This proposal seeks to expand the understanding of Alzheimer?s disease (AD) pathophysiology with the ultimate goals of enhancing care by ensuring timely/accurate diagnosis, as well as preventing and effectively treating AD. AD afflicts over 5 million people in the US and no current therapy modifies the course of AD. Positron Emission Tomography (PET) imaging has been successfully employed to investigate changes in living humans at the molecular level, aiding in the diagnosis and understanding of AD. Therefore, the neurobiology of AD can be studied in vivo with multi-tracer neuroimaging and neuropsychological characterization. Molecular changes at the synaptic level are associated with AD. Metabotropic glutamate receptor subtype 5 (mGluR5) is present at synapses throughout the cortex and is a mediator of amyloid ? induced AD pathology. Therefore, mGluR5 is a candidate biomarker for AD and a target for therapeutic intervention, making its detection in AD an important goal. Furthermore, synaptic vesicle glycoprotein 2A (SV2A) is a pre- synaptic protein with potential as the first in vivo marker of synaptic density. Since synaptic loss is observed in the earliest stages of AD, SV2A binding stands to be a robust marker of disease progression. The long-term objective of this proposal is to apply PET methods to understand the neurobiological changes associated with AD using [18F]FPEB, a specific ligand for mGluR5, and [11C]UCB-J, a specific ligand for SV2A (synaptic density). This is likely to have a significant impact by (i) determining the changes in mGluR5 receptor availability that occur during AD (Aim 1), (ii) determining the changes in synaptic density that are detectible during AD (Aim 2), and (iii) understanding the relationship between changes in mGluR5 receptor availability and synaptic density (Aim 3). These investigations will provide valuable understanding of the AD disease process and lead to the development of both novel treatments and therapeutic biomarkers. The proposed program will integrate state-of-the-art biomedical imaging facilities at the Yale School of Medicine with the robust resources of the Yale Alzheimer?s Disease Research Center. The mentorship team consists of internationally renowned experts in AD diagnostics and therapeutics, human PET imaging, and biostatistics. The program will provide the candidate with the skills and experience to become an independent investigator in the fields of AD neurobiology and PET imaging. Specific training goals include: (i) developing advanced skills in the conduct of human AD and PET research, (ii) developing expertise in computational and statistical methods for PET tracer kinetic modeling and image analysis, and (iii) developing an independent program of AD molecular neuroimaging, all in order to ultimately sustain an independently funded research career. The career development award proposes structured opportunities designed to develop an expertise in innovative neurobiological research methods and a career as an independent AD and cognitive disorders investigator.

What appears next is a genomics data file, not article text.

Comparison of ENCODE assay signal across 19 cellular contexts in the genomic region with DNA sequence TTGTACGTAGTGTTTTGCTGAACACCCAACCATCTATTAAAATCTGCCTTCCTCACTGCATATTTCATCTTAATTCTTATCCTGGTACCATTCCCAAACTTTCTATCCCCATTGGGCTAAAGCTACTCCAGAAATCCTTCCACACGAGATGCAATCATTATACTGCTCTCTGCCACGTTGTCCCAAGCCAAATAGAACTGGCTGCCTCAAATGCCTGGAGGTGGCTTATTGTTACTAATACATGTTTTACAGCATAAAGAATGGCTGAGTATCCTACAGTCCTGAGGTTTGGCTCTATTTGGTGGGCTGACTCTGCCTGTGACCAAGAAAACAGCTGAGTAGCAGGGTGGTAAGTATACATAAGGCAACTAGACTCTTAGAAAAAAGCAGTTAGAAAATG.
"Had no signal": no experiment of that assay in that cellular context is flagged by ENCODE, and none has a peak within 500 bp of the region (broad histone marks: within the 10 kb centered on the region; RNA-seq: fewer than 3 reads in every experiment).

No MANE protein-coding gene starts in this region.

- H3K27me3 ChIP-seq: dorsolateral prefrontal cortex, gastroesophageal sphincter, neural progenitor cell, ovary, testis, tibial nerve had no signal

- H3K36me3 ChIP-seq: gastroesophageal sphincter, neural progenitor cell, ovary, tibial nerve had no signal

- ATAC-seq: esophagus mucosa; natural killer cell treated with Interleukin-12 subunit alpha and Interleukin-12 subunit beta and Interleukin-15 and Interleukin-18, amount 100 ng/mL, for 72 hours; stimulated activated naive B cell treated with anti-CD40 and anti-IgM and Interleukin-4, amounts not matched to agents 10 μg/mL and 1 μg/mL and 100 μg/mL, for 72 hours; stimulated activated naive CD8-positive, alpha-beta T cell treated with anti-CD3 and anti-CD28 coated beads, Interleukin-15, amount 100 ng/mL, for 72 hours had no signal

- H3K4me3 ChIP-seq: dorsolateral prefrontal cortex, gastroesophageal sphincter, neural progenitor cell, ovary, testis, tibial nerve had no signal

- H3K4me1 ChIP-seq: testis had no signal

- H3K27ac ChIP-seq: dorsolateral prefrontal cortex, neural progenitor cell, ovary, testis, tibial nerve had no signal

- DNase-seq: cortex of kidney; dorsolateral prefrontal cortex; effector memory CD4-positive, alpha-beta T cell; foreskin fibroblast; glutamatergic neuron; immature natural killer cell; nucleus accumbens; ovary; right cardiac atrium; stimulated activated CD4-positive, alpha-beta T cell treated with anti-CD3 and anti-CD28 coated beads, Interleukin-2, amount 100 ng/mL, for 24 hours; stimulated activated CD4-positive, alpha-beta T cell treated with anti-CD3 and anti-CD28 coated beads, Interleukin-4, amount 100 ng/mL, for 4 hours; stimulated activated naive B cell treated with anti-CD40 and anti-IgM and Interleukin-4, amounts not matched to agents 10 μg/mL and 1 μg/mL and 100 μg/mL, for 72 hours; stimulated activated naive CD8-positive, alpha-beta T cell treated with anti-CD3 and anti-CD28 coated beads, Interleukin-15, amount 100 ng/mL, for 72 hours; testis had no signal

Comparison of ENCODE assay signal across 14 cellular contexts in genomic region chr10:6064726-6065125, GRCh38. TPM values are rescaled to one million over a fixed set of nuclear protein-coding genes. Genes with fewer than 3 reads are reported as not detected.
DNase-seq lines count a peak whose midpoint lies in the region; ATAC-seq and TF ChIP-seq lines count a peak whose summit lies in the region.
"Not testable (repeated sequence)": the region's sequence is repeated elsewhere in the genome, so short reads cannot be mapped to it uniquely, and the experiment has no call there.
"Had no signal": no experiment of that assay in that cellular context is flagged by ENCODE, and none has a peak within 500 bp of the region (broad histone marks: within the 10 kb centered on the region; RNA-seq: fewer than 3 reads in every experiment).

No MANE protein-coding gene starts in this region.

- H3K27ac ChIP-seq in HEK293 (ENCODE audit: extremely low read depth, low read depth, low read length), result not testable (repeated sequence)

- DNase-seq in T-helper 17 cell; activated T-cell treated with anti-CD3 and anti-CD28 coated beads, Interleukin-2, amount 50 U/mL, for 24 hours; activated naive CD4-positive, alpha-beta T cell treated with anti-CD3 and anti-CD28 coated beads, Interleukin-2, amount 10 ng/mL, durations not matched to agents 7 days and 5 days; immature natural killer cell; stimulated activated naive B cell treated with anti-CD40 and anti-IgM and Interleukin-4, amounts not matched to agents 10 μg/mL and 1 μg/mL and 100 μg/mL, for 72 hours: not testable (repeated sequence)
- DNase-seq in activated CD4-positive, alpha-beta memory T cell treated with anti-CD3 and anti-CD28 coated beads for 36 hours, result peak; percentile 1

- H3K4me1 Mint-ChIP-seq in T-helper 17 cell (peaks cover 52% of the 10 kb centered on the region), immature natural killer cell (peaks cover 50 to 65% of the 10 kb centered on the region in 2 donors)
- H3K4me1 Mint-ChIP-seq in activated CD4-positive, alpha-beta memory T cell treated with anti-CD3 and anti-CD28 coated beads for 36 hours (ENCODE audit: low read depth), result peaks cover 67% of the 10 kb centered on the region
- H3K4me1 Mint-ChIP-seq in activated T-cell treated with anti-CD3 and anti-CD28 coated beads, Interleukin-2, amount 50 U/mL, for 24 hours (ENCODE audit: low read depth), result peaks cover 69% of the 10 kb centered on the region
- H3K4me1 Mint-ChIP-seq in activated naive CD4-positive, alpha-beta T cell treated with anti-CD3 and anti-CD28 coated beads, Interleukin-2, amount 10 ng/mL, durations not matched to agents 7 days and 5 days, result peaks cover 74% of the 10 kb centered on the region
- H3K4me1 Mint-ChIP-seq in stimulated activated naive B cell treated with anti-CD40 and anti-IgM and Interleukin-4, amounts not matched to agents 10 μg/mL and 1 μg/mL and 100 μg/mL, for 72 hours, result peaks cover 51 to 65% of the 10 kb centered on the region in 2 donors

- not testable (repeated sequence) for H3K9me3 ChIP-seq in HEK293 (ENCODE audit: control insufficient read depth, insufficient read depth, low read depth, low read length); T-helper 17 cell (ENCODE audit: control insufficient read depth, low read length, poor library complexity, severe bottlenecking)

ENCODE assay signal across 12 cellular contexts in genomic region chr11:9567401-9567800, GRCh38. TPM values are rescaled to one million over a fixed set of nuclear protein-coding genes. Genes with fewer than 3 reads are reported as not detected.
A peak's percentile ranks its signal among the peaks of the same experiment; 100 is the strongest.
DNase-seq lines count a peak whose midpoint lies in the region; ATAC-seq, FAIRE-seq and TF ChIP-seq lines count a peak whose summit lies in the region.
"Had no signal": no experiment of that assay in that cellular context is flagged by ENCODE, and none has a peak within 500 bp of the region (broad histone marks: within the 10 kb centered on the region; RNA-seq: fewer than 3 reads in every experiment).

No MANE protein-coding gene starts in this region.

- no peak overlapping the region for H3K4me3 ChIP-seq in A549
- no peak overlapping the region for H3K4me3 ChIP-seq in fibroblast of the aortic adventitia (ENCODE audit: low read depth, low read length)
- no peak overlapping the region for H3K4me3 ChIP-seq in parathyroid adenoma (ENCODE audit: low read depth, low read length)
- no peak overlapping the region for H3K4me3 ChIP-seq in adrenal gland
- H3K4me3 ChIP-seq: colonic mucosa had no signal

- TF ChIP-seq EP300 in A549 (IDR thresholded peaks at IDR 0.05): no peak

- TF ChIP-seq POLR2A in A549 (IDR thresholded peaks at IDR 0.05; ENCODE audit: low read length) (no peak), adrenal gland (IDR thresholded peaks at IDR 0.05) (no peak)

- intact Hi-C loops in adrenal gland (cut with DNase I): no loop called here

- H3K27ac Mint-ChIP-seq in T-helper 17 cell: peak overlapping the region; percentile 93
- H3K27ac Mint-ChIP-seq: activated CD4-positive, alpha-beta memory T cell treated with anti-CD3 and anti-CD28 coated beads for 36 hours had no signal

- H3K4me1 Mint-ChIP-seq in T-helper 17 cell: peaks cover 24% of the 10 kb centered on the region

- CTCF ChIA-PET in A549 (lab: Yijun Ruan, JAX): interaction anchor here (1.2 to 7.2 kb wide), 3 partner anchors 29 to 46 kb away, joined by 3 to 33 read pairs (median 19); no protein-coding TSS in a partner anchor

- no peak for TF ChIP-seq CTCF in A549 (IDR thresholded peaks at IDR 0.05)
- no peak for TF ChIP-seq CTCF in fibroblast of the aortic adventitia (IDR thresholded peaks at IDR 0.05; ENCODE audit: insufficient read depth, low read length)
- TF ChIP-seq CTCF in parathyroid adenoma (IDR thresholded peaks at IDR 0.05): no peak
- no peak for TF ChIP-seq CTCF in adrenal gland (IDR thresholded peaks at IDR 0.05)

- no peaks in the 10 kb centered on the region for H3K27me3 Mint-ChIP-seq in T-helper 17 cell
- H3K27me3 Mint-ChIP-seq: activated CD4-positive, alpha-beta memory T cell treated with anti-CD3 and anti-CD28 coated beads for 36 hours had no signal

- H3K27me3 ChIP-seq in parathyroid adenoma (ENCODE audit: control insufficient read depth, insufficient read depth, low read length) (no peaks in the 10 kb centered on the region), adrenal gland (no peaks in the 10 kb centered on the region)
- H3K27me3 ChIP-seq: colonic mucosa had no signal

Alzheimer?s disease is a common and progressive illness that leads to impaired memory and thinking, impaired ability to function independently, and profound societal costs (loss of productivity, utilization of health care services, and a significant need of support from caregivers). To expand the basic understanding of Alzheimer?s disease pathophysiology, this proposal aims to utilize two novel radioligands and Positron Emission Tomography imaging to characterize synaptic and receptor level changes that occur in disease. A clearer understanding of synapse and receptor level changes will provide valuable insights into the Alzheimer?s disease process that lead to the development of both novel treatments and therapeutic biomarkers.
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